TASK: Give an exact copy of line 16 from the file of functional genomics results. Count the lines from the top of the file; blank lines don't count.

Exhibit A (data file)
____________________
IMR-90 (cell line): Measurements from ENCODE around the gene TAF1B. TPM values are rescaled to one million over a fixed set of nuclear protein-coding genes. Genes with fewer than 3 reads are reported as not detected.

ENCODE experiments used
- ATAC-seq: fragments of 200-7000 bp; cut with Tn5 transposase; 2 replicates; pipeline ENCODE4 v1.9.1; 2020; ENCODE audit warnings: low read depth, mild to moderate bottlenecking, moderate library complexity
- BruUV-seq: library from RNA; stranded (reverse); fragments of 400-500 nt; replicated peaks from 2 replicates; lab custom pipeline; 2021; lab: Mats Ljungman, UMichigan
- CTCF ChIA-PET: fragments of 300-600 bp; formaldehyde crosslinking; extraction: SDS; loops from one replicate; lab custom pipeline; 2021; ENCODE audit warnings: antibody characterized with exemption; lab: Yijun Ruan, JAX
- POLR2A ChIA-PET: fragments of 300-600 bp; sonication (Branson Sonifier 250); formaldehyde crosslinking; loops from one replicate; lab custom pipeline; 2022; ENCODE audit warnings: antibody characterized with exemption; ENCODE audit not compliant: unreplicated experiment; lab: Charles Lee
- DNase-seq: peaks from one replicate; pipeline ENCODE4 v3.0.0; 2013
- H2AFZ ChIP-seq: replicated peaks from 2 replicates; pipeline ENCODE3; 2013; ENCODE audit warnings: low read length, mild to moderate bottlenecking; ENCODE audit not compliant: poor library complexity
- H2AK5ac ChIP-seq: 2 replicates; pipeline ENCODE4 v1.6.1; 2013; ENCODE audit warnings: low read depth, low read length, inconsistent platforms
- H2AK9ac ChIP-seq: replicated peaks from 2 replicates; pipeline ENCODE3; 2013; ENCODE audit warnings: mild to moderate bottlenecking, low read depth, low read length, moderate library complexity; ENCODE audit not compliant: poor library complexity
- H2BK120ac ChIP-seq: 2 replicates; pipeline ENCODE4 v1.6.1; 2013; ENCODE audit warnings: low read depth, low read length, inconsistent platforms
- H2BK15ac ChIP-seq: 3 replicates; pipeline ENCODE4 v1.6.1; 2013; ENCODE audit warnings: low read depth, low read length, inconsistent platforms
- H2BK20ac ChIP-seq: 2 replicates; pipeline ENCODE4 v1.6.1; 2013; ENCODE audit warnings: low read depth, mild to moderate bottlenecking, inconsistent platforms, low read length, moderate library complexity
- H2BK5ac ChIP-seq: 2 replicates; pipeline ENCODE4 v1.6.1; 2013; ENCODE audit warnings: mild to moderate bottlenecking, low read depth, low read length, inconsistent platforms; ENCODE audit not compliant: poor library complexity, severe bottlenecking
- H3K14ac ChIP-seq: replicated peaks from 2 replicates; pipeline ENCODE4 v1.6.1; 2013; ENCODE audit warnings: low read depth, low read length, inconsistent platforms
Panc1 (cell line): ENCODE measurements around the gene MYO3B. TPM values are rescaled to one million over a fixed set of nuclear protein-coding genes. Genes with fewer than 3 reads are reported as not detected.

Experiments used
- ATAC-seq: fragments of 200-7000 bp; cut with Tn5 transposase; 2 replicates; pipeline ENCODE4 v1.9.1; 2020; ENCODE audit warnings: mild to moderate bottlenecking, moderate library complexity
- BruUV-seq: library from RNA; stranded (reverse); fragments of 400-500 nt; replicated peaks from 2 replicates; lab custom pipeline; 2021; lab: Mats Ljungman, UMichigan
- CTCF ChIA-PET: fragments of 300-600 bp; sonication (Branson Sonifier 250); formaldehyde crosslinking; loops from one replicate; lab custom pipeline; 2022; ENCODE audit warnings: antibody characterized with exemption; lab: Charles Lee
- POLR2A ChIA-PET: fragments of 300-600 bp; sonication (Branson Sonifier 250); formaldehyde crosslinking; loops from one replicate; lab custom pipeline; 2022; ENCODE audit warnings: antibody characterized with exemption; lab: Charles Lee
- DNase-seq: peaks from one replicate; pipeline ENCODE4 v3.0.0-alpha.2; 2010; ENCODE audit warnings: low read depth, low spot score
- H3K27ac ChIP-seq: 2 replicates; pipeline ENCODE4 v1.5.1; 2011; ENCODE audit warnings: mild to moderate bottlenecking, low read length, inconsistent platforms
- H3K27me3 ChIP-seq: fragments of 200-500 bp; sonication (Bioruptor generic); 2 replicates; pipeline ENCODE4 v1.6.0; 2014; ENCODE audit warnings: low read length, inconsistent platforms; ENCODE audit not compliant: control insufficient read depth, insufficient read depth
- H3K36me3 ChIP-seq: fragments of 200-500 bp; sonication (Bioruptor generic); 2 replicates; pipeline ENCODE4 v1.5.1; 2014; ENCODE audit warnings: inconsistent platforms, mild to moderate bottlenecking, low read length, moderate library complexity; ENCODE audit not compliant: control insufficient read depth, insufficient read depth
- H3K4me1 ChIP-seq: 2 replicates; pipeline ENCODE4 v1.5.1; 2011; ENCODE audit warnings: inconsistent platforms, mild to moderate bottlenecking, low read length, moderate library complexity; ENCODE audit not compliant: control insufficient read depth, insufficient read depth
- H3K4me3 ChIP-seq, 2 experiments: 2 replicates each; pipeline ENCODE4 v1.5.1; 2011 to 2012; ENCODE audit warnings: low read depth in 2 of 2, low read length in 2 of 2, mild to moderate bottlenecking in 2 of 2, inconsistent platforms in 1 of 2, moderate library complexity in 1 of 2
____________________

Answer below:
Panc1 (cell line): ENCODE measurements around the gene MYO3B. TPM values are rescaled to one million over a fixed set of nuclear protein-coding genes. Genes with fewer than 3 reads are reported as not detected.